I wasn’t on the road long, before I saw the wild horses.
It sounds metaphorical, but it’s true.
The entire drive north, I was salivating, excited to buy some tasty indica gummies from one of the many weed dispensaries along the way.
But I waited.
I had fantasies, visions of eating a few tasty-treats in the airport parking-lot, having them hit in woozy-waves, just as I was settling into my seat, ready for a sweet-warm-fuzzy nap, until I woke up in Newark, New Jersey.
I raced to Denver so I could buy them, and have a nice meal, before I got on the plane.
Four + hours after I left home, I made it to The Clinic, right off I-25 at Colorado Blvd, and some tow-headed, blonde, chubby, frat-boy walked up to the door two seconds before I did.
I watched through the glass as he fumbled for his ID, before comically dropping the entire wallet; his money and credit cards scattering in all directions.
(They actually hit the floor.)
What a schmuck, I thought.
I’m so much cooler than that guy.
When it was my turn, I sauntered up to the counter to present my ID, and the guy smirked, before saying, “Do you by any chance have any un-expired identification?”
“Say what now?” I said. “What are you talking about?”
“Look right there, your ID expired in April. Sorry, man, I can’t let you in.”
“I don’t care about the weed, man. I’m about to go to the airport. If I can’t buy pot, how’re they going to let me on a plane?”
The weed guy was stumped.
I was dejected, and limped to the back of my SUV, where I sat down and sent sad-boy-texts, before calling my Uncle to tell him I wasn’t coming.
I was fucked.
He and my brother, though, on the phone, encouraged me to go to the airport and wing it, bc the pandemic meant they’d loosened up the rules on ID.
There was traffic, of course, so I sped to the airport as quick as I could, after grabbing a bad piece of pizza and even worse burrito at Whole Foods, in a mad dash to eat, as I’d skipped breakfast. (Shame on you, Jeff Bezos.)
Cut to the chase: I made the plane.
But only because the parking-guy magically waved me into the closer, more expensive garage, assuring me I wouldn’t be up-charged. And all the nice-people in the security-line let me cut to the front, frogger-style, as I begged apology, and swore I was about to miss my plane.
Yes, I was THAT GUY, on my first plane trip in nearly 15 months.
I was that guy.
I made the plane by exactly 1 minute.
I had nice nap, and oh by the way, THE ENTIRE FLIGHT WAS FULL.
Every single seat.
Sure, people were wearing masks.
But any prior concept of social distancing, or enforcing the need for personal space, went out the window.
That was Thursday.
On Friday morning, my cousin Dylan and I agreed to go the pool store with my Uncle, if Dylan could get some coffee, and I could get some pizza, once it got to be lunch.
(I skipped breakfast, in anticipation.)
On the drive West, my Uncle, who had been a professional photographer in the 70’s, told me he had a little spot we should see, maybe for pictures.
I had no idea what he meant, but we headed even further into farm country, from my hometown of Holmdel, NJ.
We cruised out past Marlboro, almost into Freehold.
Right there off the highway, there was a little road, and then a parking lot, and then a totemic 18th Century building.
Right off the highway.
It was radiating power, this old house.
Ironically, a local, professional photographer had just turned up, to take some portraits of a child, set against the creepy structure.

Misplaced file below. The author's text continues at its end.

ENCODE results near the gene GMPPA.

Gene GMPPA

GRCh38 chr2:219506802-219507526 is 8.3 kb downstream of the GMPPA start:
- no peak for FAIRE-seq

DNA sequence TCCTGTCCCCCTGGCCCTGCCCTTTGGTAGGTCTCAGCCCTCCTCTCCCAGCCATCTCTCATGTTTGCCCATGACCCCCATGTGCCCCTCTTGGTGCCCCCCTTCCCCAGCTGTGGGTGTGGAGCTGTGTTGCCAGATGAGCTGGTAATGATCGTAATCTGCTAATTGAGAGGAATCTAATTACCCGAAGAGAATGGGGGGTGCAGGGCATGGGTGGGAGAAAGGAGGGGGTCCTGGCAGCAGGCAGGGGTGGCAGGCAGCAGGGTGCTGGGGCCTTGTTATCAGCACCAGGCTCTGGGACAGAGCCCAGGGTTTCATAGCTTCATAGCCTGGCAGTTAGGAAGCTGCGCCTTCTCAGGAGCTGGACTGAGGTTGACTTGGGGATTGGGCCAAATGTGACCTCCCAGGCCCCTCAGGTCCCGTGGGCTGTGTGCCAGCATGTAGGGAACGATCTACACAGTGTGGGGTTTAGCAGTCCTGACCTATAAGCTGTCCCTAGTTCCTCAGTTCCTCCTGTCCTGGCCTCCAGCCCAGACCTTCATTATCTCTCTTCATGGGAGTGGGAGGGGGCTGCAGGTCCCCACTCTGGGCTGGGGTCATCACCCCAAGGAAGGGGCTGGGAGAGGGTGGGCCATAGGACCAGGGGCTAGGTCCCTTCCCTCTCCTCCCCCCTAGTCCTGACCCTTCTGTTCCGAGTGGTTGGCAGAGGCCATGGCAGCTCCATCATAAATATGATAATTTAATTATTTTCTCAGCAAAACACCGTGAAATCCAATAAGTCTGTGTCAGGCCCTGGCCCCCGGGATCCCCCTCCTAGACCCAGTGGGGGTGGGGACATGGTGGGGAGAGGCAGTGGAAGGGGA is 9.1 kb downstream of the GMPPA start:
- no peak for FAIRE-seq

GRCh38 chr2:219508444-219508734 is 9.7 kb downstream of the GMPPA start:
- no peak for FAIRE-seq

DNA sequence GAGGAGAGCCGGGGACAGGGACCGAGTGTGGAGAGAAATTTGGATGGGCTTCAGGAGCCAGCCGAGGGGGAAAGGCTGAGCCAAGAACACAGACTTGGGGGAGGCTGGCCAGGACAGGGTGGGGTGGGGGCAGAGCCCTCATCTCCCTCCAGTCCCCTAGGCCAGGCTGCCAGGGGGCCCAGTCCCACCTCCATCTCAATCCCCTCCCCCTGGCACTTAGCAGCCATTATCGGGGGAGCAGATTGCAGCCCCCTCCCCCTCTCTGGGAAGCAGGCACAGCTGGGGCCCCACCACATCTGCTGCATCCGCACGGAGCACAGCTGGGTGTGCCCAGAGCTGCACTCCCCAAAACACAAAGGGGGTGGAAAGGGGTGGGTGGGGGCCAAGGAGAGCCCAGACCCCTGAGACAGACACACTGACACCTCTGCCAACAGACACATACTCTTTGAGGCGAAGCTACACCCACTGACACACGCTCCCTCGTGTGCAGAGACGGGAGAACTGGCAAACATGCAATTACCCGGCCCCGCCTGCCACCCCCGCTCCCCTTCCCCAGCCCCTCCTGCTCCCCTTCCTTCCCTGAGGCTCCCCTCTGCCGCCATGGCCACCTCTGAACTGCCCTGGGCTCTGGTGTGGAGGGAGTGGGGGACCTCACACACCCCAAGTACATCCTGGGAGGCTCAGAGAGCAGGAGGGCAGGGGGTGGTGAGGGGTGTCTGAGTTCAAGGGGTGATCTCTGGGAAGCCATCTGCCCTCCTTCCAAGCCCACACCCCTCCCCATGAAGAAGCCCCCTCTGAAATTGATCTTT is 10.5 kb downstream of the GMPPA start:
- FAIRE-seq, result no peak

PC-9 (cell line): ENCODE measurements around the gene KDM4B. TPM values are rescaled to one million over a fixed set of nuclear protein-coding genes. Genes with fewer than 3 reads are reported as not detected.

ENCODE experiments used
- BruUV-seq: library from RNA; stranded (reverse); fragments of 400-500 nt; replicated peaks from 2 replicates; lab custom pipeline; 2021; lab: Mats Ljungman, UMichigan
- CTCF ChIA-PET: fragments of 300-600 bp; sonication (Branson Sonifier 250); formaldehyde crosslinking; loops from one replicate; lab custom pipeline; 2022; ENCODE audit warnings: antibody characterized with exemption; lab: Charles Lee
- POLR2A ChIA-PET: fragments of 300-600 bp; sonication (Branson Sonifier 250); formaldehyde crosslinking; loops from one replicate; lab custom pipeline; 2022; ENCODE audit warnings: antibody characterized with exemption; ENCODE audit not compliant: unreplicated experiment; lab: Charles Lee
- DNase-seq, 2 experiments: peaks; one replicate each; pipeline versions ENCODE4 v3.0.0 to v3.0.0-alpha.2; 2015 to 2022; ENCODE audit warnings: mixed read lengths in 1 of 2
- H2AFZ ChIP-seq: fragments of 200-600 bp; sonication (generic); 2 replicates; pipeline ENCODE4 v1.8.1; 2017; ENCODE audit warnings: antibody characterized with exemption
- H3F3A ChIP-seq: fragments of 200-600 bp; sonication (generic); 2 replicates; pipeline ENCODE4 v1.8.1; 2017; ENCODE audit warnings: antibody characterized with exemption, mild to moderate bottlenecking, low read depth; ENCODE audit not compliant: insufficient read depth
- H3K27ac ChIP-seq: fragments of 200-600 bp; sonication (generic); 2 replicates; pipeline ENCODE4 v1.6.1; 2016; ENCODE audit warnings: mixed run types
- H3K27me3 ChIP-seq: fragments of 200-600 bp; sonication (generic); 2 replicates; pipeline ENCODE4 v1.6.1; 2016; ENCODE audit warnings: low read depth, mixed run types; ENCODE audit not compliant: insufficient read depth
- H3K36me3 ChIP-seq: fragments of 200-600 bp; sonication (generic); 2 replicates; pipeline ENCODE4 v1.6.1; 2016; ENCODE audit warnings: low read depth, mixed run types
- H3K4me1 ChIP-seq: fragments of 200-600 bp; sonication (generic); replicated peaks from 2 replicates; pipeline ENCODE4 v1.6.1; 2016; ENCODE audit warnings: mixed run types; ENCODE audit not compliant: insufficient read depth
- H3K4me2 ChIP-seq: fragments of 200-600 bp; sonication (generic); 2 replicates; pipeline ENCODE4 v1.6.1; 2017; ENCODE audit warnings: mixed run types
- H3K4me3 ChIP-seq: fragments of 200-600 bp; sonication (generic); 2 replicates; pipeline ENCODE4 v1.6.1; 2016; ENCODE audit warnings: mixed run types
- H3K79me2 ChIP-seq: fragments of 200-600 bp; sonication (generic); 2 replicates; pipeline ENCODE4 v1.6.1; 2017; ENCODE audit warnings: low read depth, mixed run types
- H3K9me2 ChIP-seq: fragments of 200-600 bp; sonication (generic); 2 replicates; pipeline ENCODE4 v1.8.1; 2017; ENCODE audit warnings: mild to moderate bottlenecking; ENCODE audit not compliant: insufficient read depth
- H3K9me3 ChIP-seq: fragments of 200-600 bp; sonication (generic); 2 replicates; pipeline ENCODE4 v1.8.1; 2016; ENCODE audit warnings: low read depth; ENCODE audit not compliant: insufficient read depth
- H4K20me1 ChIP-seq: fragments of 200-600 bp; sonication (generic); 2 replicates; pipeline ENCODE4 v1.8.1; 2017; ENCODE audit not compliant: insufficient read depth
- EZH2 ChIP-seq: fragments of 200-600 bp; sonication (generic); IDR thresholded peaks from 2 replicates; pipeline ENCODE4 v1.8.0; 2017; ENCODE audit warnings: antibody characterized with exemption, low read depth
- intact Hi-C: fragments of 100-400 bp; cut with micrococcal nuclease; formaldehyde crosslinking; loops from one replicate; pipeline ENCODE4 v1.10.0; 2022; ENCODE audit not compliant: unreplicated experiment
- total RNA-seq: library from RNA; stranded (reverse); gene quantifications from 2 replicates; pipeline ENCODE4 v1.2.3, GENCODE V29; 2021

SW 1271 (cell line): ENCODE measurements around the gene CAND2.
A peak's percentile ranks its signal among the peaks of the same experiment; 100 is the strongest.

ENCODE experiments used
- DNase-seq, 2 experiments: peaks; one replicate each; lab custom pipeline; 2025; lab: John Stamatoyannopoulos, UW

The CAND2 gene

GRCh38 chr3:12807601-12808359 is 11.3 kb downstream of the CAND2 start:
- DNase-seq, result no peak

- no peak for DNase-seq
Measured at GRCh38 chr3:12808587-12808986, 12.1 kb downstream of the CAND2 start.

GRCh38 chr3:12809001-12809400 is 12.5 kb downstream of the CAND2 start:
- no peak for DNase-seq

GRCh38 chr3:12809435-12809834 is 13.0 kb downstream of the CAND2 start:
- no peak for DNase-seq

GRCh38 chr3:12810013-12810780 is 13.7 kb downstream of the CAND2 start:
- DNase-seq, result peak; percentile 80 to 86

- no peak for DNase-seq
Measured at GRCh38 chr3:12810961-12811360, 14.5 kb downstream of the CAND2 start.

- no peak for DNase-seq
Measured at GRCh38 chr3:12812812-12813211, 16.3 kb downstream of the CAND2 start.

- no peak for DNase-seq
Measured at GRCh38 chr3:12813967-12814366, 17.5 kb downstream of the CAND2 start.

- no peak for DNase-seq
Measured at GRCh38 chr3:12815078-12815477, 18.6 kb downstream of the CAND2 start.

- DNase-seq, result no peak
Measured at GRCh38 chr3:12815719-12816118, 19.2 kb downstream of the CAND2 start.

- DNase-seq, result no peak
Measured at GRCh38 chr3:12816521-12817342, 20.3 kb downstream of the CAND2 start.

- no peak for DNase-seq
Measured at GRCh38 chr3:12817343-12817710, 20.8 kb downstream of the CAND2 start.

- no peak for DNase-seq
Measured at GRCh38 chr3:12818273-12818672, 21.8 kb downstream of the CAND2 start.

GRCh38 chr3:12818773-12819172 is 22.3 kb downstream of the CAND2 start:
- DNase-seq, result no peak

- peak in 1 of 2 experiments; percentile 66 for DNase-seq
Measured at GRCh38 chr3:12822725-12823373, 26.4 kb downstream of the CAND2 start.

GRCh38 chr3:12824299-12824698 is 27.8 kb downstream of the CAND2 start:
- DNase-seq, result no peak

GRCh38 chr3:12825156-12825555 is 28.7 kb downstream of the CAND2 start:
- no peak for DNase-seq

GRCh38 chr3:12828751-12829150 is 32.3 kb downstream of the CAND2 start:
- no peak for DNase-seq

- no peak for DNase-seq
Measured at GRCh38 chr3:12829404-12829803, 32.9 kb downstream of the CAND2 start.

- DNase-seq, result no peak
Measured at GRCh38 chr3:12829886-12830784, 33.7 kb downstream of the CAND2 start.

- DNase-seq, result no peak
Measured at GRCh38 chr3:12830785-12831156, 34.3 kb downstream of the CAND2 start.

There was a little kiosk with information and literature, and I learned this was the Craig House, at the edge of the Monmouth Battlefield State Park.
The famed Revolutionary War battlefield!
At its edge, this, the former residence of a Scottish family, who colonized the area in the 17th Century, and owned slaves!
This was the place where George Washington fought the English, and drove them back in June of 1778.
I’d been here with Jessie nearly 20 years ago, from the main entrance, on the other side of the park, by the visitor center, so I really had no idea where we were.
Such a gorgeous, important place.
And we’d just casually drove up on it, on our way to the pool store, by the side of the highway.
My uncle says it’s normally empty when he goes there.
I live in a part of America that was founded by the Pueblo Native people.
The history, here, is of long-extinct volcanoes, ancient migration, Spanish colonization, and the Wild West.
Where I’m from, in Central New Jersey, those pastoral suburbs by the Jersey Shore, the history is completely different.
Holmdel, New Jersey, was founded by Dutch Colonists, in the 17th Century, but belonged to the Lenni Lenape Native people before that.
England battled for, and won, colonial territory from the Dutch and the French, to control the East Coast, and then of course America rebelled against England to become its own country.
Out where I live now, (home for most of my adult life,) Spain took the land from the Native Americans, then Mexico became independent from Spain, and finally America took New Mexico from Mexico in the 19th Century.
The Monmouth Battlefield has miles and miles of walking and hiking trails, across some beautiful country.
It is free and open to the public, so if you live anywhere in the Tri-State area, or the Mid-Atlantic or New England regions, you might consider a Post-Covid visit.
And the Shore is just up the highway.
This is the landscape that made Bruce Springsteen, these farms that rolled East to the Sea, in Asbury Park.
In addition to miles of beaches, Monmouth County has 18th Century architecture wherever you look, and small downtown main streets in which old churches have been repurposed as real estate joints, or lawyers’ offices.
Dylan and I took a few walks through public land.
One was nearly 7 miles.
We needed it because we ate some gut-bomb pizza on the way back from the pool store, after the battlefield.
Dylan was in a food crash, and anxious to check his work email, and I wanted pizza, so the three of us compromised.
We went to Marlboro Pizza, for slices, in a strip mall on the corner of Rt 34 and Rt 79, and I walked in the door assuming any average, Jersey-strip-mall-pizza-joint would be awesome.
This was not.
They had so many choices in the window, so many fancy pies to excite the eyes, but they could not deliver on the pretty visuals.
Let that be a lesson.
Maybe stick to a few things, and do them well.
I got suckered by the specialty pies, and strayed from tradition, ordering a vodka sauce w/ fresh mozzarella slice, and a grandma pizza slice.
Both were severely under-seasoned, and a bit greasy.
Dylan was also underwhelmed by his slices, and my Uncle’s piece left drips of grease on his plate.